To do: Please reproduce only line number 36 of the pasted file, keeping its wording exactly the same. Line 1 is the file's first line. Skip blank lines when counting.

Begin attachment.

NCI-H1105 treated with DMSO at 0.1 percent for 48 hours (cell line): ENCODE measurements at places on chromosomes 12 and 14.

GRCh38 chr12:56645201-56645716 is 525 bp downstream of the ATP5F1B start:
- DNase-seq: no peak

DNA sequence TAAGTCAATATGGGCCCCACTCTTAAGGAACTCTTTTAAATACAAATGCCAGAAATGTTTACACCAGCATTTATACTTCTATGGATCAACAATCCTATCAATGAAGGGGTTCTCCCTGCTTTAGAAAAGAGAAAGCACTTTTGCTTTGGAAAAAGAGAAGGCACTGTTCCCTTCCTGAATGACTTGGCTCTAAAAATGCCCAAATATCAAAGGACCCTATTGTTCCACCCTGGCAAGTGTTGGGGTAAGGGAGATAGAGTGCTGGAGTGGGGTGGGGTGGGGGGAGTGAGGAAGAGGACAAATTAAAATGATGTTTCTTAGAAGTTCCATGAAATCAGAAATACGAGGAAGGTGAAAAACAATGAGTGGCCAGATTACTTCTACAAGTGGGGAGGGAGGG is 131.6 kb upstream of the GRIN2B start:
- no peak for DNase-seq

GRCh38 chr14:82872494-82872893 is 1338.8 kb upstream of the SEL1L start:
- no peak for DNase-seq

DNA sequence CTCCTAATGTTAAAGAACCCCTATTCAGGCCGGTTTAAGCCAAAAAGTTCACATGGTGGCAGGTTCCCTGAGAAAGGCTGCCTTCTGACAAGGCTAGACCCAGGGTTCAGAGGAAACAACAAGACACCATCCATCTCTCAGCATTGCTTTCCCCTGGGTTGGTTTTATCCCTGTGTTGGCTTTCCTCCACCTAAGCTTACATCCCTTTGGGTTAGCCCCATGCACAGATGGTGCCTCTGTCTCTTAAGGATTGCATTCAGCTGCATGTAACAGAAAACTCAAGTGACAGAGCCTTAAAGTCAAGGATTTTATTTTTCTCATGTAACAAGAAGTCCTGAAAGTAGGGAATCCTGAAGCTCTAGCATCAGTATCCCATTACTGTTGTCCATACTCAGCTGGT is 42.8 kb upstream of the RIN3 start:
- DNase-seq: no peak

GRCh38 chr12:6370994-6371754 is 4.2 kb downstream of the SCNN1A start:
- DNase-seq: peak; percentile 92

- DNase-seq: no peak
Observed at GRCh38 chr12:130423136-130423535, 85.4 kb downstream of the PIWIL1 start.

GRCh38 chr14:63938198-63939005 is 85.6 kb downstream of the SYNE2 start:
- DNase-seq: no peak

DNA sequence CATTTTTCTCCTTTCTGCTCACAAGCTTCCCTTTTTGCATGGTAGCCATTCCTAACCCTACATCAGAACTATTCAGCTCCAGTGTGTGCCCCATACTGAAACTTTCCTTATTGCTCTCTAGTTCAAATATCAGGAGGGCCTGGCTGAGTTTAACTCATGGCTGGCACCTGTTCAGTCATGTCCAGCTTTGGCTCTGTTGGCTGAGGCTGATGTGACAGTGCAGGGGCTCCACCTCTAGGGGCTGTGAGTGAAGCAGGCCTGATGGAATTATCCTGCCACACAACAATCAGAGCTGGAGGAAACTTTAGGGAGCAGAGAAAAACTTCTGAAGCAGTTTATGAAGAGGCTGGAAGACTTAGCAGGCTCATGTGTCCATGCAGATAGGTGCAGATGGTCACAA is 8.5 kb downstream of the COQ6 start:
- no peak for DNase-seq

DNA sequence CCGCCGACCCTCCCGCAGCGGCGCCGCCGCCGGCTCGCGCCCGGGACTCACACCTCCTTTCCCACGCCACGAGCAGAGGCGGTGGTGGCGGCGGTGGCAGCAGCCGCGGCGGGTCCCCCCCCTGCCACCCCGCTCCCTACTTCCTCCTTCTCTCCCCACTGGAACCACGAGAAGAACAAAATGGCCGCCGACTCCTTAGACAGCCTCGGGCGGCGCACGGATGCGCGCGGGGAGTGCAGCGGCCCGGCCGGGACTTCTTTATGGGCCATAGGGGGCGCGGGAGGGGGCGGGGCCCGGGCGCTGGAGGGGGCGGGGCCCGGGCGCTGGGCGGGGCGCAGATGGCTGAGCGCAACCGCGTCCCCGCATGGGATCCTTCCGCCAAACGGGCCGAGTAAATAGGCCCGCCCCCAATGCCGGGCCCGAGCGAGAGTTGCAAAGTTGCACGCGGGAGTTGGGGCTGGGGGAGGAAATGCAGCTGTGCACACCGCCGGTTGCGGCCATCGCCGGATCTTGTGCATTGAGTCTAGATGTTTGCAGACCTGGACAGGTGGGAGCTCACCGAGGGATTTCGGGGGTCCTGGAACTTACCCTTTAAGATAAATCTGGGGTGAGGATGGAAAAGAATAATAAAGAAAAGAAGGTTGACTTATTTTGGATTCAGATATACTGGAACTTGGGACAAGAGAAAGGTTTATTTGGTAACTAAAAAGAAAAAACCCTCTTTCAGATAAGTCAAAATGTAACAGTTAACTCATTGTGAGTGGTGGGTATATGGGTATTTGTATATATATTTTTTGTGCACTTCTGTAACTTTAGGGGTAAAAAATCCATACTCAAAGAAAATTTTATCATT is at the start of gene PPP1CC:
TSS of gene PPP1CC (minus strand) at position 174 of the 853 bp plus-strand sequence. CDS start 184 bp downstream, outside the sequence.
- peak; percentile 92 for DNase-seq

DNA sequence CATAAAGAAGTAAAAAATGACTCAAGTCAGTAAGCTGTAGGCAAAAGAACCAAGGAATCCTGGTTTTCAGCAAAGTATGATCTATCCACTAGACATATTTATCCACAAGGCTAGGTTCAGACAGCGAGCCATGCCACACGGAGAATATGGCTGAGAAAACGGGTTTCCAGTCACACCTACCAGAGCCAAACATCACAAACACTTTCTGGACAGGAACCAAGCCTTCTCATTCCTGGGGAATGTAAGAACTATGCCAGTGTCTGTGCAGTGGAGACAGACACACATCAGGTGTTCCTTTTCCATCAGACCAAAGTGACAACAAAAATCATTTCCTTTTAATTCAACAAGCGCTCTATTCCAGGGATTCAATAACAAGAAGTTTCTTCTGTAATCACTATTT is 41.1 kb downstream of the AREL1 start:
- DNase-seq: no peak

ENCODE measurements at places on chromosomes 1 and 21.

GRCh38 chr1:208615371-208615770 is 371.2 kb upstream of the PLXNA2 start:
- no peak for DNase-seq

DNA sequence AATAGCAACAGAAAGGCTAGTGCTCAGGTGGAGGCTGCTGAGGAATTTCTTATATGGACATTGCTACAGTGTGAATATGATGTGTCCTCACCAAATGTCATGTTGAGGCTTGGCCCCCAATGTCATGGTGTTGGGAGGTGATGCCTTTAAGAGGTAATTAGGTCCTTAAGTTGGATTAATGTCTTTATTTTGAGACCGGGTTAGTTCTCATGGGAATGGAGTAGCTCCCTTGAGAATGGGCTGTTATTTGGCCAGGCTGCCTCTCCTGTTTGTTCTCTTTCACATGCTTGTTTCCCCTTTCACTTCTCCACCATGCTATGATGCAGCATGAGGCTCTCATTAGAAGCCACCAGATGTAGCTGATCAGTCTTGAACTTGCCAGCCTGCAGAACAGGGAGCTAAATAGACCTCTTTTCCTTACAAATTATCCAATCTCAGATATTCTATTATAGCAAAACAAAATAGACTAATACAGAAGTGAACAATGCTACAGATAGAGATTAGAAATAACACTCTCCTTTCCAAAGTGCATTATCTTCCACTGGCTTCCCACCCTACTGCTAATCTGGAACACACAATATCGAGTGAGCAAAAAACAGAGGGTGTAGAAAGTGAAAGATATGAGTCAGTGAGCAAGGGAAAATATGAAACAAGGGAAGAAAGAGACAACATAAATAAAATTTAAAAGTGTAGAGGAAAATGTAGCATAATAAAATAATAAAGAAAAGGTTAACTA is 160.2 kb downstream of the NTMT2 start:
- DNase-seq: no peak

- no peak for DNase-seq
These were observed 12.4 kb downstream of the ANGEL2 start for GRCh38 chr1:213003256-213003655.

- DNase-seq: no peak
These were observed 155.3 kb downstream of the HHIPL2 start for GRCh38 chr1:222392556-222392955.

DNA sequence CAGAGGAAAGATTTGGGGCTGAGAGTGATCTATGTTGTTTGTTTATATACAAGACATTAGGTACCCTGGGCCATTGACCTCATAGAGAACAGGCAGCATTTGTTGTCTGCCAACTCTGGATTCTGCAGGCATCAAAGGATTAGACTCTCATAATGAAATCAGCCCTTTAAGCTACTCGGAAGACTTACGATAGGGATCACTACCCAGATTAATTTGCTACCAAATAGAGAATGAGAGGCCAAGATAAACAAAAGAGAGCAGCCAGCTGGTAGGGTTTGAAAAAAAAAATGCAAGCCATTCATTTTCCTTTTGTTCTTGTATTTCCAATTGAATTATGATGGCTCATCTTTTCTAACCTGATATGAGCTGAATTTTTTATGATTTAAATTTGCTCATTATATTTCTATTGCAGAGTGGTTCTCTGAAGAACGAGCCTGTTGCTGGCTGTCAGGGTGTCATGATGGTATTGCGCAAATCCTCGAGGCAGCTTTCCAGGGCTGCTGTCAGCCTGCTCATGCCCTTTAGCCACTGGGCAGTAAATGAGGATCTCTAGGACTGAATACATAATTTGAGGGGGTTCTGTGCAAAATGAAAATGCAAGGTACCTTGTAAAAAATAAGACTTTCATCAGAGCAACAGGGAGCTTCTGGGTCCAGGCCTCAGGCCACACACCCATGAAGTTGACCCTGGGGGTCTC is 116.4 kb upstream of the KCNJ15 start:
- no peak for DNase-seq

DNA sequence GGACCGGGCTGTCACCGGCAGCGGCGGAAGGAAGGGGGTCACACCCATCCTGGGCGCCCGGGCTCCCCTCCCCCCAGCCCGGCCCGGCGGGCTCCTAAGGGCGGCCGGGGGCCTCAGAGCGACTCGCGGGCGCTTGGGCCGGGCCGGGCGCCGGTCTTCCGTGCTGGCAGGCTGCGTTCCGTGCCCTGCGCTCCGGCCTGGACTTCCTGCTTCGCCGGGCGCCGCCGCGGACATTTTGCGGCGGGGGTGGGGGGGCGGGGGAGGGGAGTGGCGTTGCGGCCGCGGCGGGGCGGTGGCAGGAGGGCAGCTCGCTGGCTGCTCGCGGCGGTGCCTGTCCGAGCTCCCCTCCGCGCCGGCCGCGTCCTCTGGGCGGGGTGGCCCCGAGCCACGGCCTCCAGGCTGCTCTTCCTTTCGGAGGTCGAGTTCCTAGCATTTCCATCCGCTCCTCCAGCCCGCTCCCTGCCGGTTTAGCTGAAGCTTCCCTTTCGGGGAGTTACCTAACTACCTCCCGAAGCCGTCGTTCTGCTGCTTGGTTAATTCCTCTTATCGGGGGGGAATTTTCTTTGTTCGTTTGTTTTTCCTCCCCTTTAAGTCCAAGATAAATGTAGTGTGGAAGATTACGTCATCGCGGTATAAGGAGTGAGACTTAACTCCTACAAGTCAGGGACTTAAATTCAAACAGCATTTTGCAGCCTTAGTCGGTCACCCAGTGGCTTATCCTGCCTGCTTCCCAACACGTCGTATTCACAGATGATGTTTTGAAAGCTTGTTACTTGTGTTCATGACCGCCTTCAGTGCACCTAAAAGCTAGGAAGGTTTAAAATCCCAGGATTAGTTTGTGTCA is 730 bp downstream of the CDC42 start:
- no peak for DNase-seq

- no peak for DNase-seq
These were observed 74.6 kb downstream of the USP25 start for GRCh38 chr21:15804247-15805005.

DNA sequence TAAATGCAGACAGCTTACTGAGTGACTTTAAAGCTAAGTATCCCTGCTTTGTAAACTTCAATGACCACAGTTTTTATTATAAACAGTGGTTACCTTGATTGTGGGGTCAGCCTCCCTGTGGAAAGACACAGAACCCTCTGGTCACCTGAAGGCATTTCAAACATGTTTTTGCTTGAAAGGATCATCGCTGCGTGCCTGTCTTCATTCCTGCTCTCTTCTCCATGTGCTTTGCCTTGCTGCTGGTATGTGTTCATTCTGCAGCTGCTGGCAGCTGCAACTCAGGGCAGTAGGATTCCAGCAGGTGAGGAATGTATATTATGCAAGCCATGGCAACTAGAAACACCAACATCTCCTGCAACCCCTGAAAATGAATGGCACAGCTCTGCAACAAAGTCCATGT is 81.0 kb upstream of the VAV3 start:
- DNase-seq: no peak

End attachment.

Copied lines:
- no peak for DNase-seq